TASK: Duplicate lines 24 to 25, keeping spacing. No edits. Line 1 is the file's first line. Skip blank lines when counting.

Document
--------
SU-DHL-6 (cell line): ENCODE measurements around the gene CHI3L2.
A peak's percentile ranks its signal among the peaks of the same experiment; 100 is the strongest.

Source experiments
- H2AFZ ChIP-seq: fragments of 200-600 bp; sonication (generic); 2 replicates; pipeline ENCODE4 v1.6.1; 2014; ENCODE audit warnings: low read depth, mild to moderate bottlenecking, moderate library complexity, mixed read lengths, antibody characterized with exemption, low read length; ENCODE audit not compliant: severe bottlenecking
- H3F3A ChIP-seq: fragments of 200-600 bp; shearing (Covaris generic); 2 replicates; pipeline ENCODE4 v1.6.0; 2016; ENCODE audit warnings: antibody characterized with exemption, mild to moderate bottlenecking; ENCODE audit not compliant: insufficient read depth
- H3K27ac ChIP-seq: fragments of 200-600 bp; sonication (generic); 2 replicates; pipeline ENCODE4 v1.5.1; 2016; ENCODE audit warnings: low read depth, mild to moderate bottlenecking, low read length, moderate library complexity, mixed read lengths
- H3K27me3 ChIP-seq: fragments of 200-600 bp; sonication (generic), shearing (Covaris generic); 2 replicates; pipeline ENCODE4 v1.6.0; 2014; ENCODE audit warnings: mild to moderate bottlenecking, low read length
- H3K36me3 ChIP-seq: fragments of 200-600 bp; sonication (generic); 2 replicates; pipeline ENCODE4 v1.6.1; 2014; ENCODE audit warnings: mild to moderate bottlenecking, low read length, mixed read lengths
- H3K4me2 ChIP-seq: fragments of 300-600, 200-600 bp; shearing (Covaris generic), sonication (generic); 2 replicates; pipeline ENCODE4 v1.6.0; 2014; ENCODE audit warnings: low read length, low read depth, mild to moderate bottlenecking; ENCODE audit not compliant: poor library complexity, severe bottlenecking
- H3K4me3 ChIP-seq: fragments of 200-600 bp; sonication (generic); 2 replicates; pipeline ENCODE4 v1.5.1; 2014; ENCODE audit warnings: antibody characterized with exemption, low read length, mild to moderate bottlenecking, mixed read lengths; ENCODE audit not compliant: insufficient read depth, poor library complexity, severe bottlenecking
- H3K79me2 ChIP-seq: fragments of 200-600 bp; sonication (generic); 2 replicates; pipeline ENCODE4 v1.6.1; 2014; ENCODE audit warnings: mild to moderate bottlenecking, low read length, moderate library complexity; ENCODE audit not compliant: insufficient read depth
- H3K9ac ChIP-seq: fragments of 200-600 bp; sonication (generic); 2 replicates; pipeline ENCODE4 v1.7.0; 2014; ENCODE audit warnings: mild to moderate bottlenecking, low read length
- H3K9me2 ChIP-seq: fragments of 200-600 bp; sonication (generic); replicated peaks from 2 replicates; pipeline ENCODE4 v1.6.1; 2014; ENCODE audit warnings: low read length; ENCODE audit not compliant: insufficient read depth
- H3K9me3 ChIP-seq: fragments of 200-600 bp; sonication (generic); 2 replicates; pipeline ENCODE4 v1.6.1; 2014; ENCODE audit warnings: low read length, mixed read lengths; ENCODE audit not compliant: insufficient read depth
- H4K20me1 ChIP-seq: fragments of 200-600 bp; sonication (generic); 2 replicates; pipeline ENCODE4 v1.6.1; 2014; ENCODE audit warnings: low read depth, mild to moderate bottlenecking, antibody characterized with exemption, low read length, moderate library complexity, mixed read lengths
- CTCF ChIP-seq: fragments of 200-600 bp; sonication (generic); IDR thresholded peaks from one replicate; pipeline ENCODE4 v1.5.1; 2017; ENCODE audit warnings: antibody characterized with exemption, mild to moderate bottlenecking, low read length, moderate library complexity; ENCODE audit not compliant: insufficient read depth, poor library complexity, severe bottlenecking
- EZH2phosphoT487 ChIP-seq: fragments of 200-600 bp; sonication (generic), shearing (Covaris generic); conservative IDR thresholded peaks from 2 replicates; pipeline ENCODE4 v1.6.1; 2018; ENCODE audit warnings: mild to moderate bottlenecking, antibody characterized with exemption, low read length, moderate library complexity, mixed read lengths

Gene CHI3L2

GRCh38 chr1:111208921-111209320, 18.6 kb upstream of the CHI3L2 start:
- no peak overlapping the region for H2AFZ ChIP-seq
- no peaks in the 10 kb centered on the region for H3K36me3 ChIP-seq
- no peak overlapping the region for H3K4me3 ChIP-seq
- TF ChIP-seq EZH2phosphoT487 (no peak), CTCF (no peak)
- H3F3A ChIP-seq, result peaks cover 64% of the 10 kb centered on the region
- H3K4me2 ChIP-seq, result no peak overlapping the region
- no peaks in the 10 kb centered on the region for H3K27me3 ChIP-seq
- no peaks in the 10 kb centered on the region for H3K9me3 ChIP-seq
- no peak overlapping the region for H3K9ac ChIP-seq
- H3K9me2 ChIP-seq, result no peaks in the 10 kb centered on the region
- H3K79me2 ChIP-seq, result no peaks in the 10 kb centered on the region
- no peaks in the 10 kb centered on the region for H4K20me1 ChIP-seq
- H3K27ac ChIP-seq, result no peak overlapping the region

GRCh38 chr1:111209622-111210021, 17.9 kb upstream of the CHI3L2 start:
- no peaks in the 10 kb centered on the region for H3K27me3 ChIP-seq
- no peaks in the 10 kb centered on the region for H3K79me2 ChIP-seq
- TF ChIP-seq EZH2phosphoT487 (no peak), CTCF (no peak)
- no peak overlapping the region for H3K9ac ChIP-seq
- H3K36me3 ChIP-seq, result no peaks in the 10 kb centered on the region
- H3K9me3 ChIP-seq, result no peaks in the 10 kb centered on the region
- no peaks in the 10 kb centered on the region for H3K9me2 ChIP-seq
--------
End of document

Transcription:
- H3F3A ChIP-seq, result peaks cover 64% of the 10 kb centered on the region
- H3K4me2 ChIP-seq, result no peak overlapping the region